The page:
In the 1920s, prosperous Atlanta realtor Cornelius King purchased a summer home in  Kennesaw, Georgia, surrounded by forty-seven acres of land, which he called “King’s Wigwam.” He turned this home into a summer retreat for African Americans by building cabins and developing fruitful business relationships with local White business owners.

“King’s Wigwam” was dismantled overnight by the Ku Klux Klan after they went on the prowl for a young Black man they accused of raping a white woman. The KKK smuggled the young fugitive in the trunk of a car. Paying guests and the King family abandoned the property that night. Still, segregation was an espy of contingency for Blackness. In turn, separate, private educational institutions, retreats, fraternities, and many other organizations were established.

Throughout the early 20th century, Blacks used a variety of public conveyances for travel. While they experienced many adjunctions against their civil liberties and repeated affronts to their dignity, Black people continued to travel and leisure like their affluent white counterparts. King’s Wigwam serves as a predecessor to the Afropunk Atl. It was one of the first Black-owned retreats in the Southern US that aimed to provide Blacks an opportunity to enjoy themselves and celebrate their culture in parallel to their white counterparts. While there are several music festivals currently with Black headliners, most are often highly concentrated white leisure odalisques, often marketed by predominantly white influencers.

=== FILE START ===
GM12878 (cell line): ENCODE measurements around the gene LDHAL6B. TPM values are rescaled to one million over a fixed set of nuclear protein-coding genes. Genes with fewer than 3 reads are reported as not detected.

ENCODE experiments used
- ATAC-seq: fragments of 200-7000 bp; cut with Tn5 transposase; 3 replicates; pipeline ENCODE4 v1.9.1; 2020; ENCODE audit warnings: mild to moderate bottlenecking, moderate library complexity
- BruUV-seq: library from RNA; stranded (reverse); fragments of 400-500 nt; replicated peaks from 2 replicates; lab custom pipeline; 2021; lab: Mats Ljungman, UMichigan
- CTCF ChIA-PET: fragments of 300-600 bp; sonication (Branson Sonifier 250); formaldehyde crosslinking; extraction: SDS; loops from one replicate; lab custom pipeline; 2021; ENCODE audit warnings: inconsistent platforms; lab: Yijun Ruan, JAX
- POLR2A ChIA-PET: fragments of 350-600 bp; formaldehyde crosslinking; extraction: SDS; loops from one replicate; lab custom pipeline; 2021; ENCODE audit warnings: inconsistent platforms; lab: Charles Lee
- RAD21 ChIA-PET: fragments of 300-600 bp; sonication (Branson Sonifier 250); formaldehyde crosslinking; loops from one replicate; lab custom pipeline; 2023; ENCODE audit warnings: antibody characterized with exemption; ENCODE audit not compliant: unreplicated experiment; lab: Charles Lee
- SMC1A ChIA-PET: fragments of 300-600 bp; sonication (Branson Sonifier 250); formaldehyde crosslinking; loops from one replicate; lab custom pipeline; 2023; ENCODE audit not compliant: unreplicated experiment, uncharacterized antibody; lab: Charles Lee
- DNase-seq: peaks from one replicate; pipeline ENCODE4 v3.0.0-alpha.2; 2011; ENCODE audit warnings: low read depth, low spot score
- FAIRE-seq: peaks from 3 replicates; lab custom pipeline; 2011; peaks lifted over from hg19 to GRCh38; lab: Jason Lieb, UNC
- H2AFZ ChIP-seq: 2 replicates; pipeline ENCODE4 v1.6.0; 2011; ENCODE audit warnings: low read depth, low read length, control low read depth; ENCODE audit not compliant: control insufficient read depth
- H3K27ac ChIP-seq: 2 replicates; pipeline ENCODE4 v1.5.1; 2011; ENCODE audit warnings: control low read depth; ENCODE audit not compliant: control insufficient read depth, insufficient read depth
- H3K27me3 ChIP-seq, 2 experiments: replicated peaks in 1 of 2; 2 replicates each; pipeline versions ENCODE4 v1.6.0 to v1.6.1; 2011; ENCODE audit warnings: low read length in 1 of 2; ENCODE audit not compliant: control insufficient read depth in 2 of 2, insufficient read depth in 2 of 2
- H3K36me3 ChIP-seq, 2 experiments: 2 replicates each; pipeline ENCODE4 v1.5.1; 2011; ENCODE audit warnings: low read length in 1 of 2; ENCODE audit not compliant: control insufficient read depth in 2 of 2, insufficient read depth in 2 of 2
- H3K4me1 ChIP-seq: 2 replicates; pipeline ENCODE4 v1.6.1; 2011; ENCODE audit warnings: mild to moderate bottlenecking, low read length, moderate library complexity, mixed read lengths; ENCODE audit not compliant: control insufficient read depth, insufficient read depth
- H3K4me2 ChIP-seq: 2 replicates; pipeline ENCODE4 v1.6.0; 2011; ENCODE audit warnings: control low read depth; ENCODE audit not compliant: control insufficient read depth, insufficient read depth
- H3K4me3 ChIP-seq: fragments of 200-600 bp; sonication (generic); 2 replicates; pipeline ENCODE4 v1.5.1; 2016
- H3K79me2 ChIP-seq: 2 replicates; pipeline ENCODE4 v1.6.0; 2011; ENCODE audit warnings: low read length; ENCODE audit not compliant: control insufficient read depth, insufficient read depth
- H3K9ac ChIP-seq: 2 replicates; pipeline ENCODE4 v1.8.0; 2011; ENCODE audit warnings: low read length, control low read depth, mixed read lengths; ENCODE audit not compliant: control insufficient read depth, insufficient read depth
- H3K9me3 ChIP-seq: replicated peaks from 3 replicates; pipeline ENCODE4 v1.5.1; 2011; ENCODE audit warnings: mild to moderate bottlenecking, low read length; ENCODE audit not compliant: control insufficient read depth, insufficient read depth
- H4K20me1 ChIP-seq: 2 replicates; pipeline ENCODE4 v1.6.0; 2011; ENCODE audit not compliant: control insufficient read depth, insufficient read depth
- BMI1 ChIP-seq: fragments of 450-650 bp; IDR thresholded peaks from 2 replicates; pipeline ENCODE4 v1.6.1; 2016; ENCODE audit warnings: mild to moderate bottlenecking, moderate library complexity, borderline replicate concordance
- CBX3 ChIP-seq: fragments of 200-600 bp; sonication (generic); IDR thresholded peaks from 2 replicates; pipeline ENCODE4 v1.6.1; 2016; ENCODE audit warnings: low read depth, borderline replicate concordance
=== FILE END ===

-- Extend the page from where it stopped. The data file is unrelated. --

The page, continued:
Less than a century ago, “Jim Crow ” was a wren of abhorrent encroachment on Black bodies. Even when Blacks arranged outings in remote areas, they were never free of the fear of confrontation with White supremacy.  

When I watched Doechii and the Afropunk Festival cascade and saunter on stage in her 80s rock-themed leotard, I could not help but think about the freedoms we have to sit, enjoy, and consume Black artistry. Listening to Doechii sing her new single Crazy and watching her vogue choreography as she repeated her spirit-finger mantra “I can do anything” made me appreciate those who came before me, who wanted to believe they too could do anything, but were often met with obstruction of justice towards their divine purpose. Afropunk Atlanta serves as a deacon of Black radical leisure where the artistry of mixed and varied genres formulate a thematic upheaval of proverbial culture normativity.